The importance of Twitter for social tv

By Mattia Nicoletti

Twitter is the king of social tv.

It represents the easiest, fastest and most natural way to comment tv shows on second screens and to have conversations with other viewers. It is very similar to the short comments two people do when they are watching a movie at the cinema.

In 2012, on Twitter, chatting about tv has grown 800% (compared to 2011) and 2 weeks ago even Nielsen, usually measuring tv ratings, decided to partner with Twitter for working together on a social tv rating index.

But has Twitter something to do with ratings?

In the last months many studies tried to analyse if there is a link between the number of viewers and the number of social comments. For some of them the answer was affermative, some others, on the contrary they couldn’t find an answer.

Nielsen, Tv networks, and adv investors are surely interested in a link between tv ratings and social tv comments, but in my opinion the real power of Twitter is, first of all, its ability to enhance watching experience, and sometimes this experience can be bound to bad tv shows.

Let’s make an example. I don’t like Jersey Shore because that’s trashy to me, but sometimes I watch it because the tweets when the show is on air are so funny. This is for me an experience. An experience created by the mix of watching and commenting.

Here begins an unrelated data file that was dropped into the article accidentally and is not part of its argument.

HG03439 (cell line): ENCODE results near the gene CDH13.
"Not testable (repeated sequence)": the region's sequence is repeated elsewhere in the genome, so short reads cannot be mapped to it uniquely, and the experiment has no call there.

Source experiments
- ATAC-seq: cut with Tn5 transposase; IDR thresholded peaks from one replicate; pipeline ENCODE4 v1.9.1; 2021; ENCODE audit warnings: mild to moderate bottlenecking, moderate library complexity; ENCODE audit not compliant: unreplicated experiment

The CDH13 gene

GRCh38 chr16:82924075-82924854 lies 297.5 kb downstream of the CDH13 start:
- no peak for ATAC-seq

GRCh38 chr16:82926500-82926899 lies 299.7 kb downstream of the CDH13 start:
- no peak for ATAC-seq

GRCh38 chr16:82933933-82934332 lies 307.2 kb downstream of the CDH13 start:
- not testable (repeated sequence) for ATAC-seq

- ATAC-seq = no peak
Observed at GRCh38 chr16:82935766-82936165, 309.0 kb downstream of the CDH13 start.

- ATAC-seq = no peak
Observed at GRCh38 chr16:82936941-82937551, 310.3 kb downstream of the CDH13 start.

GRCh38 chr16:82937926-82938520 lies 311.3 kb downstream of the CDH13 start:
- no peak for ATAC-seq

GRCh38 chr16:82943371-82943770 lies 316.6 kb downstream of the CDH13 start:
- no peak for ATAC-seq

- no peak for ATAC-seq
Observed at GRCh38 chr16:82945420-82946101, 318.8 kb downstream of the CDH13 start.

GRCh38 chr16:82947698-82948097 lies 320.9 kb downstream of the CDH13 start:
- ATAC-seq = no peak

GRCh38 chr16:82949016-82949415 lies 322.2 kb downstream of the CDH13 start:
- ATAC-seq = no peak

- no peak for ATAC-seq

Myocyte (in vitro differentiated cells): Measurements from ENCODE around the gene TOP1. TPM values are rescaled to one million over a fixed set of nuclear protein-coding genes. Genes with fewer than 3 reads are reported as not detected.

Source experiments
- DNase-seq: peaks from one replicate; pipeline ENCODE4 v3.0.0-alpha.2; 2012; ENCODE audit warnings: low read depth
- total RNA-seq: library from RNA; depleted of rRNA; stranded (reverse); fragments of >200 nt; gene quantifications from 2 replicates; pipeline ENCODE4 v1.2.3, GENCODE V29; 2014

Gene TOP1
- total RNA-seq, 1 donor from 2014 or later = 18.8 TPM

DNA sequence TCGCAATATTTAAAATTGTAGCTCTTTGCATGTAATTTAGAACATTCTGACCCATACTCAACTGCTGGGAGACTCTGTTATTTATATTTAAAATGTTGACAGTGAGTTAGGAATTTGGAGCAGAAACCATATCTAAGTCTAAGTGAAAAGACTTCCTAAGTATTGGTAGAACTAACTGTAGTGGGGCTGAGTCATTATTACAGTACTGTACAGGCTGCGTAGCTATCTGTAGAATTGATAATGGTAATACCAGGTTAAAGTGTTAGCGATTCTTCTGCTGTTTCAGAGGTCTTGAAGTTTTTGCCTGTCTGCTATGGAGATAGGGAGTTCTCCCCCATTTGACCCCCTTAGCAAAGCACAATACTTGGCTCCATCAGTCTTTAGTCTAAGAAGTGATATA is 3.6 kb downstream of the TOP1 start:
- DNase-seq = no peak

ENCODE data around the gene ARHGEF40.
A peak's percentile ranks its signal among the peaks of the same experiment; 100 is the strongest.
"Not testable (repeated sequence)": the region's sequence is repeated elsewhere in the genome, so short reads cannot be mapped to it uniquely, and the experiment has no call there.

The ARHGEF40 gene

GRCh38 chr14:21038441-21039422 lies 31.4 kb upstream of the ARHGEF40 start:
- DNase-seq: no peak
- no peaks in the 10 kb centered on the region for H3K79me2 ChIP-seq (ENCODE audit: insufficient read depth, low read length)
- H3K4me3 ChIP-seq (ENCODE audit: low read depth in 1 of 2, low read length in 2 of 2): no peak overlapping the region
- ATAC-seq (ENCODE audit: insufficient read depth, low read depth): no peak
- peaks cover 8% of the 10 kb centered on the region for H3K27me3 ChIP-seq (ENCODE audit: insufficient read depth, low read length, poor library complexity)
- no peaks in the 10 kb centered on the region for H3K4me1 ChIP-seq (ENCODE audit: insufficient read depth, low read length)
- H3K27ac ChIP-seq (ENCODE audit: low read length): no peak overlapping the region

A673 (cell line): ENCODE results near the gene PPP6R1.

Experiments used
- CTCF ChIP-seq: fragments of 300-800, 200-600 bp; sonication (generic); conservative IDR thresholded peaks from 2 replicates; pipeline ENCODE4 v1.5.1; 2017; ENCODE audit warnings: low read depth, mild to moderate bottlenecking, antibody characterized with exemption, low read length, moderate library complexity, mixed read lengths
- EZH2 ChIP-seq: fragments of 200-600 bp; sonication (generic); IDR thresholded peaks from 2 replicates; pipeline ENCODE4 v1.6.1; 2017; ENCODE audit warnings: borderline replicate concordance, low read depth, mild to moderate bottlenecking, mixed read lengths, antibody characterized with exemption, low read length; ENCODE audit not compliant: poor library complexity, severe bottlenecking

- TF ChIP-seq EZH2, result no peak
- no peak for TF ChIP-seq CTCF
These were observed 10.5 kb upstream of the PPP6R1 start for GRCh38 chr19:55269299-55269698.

Another compelling experience is commenting on Twitter a tv show with the talents (i.e. Glee). Having a conversation with somebody you are watching at the same time on the screen means for the viewers something unique and very valuable.

Tv networks have to focus in creating experiences because an experience multiplies the value of a brand and, coming to social networks, it can improve the buzz.

Twitter, for this reason, is looking for a Manager of Tv Relationships who should become an ambassador of social tv in the Hollywood world in order to involve talents to tweet about their tv show and to create together with tv networks new projects (read this interesting article written by Ryan Lawler on

A the end maybe ratings are coming, who knows, but the real value comes first of all from the experience.

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